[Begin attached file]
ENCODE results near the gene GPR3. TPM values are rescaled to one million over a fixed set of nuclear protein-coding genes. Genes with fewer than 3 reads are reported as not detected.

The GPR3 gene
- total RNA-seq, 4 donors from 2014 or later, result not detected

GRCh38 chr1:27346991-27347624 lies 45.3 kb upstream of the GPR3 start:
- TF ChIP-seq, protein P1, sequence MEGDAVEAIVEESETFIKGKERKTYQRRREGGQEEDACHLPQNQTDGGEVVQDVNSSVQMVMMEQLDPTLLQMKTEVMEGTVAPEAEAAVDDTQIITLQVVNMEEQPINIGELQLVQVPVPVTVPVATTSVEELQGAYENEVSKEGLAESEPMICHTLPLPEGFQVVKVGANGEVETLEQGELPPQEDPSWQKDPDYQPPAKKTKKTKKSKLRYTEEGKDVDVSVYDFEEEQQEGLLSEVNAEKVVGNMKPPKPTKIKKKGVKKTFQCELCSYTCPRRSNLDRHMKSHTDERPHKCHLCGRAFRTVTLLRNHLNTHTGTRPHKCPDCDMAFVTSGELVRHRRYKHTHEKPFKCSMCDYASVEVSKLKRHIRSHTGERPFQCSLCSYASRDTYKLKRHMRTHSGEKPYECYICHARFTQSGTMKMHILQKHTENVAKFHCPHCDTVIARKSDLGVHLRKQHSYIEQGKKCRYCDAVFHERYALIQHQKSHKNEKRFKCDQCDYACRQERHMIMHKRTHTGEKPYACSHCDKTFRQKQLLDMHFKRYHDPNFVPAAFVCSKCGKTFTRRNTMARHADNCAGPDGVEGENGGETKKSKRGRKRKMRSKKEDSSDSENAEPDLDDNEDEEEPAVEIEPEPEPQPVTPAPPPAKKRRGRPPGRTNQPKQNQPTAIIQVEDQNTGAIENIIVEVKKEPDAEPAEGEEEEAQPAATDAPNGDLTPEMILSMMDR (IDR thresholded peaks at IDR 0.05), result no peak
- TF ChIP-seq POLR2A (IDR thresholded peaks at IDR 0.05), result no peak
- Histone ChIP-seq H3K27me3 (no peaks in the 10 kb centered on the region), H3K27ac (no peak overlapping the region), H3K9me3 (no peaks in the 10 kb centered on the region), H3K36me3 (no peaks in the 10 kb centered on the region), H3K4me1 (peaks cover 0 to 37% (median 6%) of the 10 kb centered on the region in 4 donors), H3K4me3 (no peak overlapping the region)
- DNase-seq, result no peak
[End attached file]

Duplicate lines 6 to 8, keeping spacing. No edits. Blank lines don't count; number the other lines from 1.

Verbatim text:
- TF ChIP-seq POLR2A (IDR thresholded peaks at IDR 0.05), result no peak
- Histone ChIP-seq H3K27me3 (no peaks in the 10 kb centered on the region), H3K27ac (no peak overlapping the region), H3K9me3 (no peaks in the 10 kb centered on the region), H3K36me3 (no peaks in the 10 kb centered on the region), H3K4me1 (peaks cover 0 to 37% (median 6%) of the 10 kb centered on the region in 4 donors), H3K4me3 (no peak overlapping the region)
- DNase-seq, result no peak